OpenAI — the company behind the creepy, but all-conquering ChatGPT and DALL-E generative artificial intelligence models — hasn’t had the best of weekends.

The company kicked things off on Friday by sacking CEO and co-founder Sam Altman accusing him of not being “consistently candid in his communications with the board, hindering its ability to exercise its responsibilities.” Which is cryptic and damning at the same time.

But for some reason, the company failed to realise that you can’t just drop this kind of news in a press release and have things continue as normal. Investors went bananas, and by Sunday, the company was in talks with Altman over a possible return, which interim CEO Mira Murati must have considered a huge vote of confidence over 36 hours in charge.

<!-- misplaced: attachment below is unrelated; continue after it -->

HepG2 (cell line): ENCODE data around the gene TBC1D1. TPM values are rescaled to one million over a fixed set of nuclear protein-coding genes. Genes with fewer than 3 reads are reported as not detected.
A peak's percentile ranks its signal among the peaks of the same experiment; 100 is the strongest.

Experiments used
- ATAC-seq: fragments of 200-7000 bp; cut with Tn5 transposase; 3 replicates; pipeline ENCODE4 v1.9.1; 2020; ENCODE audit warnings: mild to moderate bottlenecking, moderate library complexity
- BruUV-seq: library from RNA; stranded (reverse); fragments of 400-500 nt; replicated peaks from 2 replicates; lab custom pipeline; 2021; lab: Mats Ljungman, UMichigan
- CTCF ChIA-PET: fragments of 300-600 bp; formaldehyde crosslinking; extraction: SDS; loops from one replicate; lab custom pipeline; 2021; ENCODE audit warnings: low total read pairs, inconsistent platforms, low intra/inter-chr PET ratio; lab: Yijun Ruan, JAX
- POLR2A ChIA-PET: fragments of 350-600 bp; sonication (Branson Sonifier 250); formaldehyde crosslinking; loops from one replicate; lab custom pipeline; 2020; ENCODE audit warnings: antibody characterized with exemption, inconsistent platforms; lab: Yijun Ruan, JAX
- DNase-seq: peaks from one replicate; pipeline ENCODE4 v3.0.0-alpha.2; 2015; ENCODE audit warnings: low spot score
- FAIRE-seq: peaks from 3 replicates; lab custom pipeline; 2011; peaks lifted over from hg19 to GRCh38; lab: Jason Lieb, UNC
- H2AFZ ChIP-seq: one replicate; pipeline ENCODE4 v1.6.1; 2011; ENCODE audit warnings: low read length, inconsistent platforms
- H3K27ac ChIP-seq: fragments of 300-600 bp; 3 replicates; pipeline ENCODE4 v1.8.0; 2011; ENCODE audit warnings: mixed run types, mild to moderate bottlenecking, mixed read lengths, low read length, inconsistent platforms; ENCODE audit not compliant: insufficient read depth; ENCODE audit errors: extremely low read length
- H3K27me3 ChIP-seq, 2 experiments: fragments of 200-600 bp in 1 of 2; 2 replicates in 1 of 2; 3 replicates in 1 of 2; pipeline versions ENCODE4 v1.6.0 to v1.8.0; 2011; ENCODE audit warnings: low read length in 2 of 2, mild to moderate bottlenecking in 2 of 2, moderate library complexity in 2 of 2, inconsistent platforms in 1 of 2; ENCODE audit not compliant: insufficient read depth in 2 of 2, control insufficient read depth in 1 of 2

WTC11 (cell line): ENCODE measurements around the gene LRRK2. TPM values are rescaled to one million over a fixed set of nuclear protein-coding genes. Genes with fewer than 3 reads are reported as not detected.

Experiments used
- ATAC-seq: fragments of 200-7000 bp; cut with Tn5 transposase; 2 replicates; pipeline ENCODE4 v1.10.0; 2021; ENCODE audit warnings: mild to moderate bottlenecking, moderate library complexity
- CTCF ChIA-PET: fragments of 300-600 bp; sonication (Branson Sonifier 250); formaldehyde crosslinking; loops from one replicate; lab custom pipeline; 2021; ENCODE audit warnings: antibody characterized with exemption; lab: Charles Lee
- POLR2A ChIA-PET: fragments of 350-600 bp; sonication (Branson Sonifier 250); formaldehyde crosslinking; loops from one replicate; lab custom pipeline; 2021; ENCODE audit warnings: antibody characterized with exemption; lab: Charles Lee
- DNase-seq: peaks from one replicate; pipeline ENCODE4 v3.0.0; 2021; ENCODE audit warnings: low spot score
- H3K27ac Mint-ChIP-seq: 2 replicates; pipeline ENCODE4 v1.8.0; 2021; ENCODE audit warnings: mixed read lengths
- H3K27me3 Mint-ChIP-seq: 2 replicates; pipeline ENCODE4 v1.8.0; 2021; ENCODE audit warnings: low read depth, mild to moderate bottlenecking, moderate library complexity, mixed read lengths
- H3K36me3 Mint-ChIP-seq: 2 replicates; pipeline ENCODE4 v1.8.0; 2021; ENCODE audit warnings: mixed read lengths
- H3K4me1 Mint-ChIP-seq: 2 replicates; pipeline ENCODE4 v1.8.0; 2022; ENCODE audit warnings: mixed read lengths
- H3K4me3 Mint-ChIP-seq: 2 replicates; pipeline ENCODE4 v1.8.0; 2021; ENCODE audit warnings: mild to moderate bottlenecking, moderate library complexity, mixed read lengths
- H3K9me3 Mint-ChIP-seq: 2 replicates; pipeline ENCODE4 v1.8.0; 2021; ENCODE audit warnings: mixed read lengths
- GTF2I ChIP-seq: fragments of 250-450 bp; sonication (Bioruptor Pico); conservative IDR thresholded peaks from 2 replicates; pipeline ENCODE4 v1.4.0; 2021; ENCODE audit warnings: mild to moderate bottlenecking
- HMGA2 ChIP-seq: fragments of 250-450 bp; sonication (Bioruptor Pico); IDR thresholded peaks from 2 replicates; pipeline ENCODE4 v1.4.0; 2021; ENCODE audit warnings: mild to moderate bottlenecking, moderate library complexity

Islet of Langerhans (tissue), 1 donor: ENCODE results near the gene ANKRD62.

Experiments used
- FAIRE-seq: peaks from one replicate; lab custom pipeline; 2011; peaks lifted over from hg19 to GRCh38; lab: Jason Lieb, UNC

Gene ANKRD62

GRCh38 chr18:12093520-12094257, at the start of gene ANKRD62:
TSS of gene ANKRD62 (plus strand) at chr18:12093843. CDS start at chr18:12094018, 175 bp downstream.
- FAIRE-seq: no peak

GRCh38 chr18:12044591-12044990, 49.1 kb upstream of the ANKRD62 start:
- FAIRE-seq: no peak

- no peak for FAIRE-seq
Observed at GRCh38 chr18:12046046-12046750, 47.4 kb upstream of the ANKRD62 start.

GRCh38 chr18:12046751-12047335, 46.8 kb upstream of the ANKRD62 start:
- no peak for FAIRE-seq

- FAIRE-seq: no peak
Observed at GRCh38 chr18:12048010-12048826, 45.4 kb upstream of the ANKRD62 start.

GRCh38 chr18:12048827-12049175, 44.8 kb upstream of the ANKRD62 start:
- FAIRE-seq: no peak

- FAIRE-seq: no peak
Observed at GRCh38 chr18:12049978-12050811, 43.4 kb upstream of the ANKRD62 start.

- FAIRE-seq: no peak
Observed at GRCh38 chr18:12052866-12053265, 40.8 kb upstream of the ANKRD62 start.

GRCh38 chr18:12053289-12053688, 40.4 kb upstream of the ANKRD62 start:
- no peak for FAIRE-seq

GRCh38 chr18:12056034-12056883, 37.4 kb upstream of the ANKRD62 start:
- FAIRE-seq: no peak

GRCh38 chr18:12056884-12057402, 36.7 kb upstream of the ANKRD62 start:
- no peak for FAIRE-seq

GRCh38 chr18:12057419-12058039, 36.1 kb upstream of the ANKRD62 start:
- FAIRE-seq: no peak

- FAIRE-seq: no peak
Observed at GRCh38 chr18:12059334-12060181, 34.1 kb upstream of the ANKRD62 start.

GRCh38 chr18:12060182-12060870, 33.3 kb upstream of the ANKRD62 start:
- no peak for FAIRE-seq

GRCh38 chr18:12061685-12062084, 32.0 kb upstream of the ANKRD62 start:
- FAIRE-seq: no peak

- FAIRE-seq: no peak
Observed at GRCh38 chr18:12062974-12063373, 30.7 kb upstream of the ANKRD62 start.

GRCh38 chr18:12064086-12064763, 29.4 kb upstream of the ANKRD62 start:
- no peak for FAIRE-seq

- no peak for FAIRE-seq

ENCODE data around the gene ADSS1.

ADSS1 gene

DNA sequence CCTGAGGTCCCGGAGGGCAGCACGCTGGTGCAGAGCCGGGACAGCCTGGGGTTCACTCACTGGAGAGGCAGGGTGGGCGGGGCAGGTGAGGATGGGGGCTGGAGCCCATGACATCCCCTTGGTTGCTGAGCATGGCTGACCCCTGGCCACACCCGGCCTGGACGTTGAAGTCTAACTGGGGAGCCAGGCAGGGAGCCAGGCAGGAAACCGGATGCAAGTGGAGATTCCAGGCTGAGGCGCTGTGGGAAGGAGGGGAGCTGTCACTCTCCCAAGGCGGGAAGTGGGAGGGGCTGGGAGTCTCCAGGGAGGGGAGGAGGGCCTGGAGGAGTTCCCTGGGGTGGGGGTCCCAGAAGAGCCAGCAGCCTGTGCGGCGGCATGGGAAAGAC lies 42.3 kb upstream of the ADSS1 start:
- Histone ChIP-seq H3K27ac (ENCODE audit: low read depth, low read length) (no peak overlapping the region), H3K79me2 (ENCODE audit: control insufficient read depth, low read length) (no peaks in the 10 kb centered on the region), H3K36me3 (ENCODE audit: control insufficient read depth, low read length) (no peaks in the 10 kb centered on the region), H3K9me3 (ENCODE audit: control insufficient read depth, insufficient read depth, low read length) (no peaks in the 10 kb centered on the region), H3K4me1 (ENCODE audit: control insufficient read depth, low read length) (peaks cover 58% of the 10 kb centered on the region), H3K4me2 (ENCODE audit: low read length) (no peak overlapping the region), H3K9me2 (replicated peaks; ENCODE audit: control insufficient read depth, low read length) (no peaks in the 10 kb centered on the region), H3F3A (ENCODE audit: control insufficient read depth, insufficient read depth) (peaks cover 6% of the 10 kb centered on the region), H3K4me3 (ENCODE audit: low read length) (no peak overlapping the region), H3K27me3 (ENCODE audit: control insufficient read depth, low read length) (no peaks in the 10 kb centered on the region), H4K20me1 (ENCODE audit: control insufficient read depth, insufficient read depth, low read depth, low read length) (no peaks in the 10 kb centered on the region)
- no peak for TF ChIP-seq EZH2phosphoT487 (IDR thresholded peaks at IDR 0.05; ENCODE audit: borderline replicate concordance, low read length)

But then OpenAI went in a different direction, hiring former Twitch CEO and co-founder Emmett Shear as Interim CEO. That’s the third CEO in three days — just the kind of stability investors love to see.

Hours later, it became clear why Altman might have decided not to rejoin the company that seemed somewhat unsure of how it felt about him. It turns out he’s joining Microsoft as CEO of a new artificial intelligence research team, alongside OpenAI co-founder Greg Brockman (who quit when Altman was fired). 

That’s the same Microsoft that also happens to be OpenAI’s biggest investor, and was previously reportedly urging the company to reinstate Altman. Hmmm.

Microsoft says it intends to continue working with OpenAI. “We remain committed to our partnership with OpenAI and have confidence in our product roadmap, our ability to continue to innovate with everything we announced at Microsoft Ignite, and in continuing to support our customers and partners,” said Microsoft CEO Satya Nadella. 

The first few meetings are going to be awkward to say the least. Especially if more OpenAI employees follow Altman and Brockman over to the new research group… maybe ChatGPT has some tips about conflict resolution that everyone could read over before sitting down.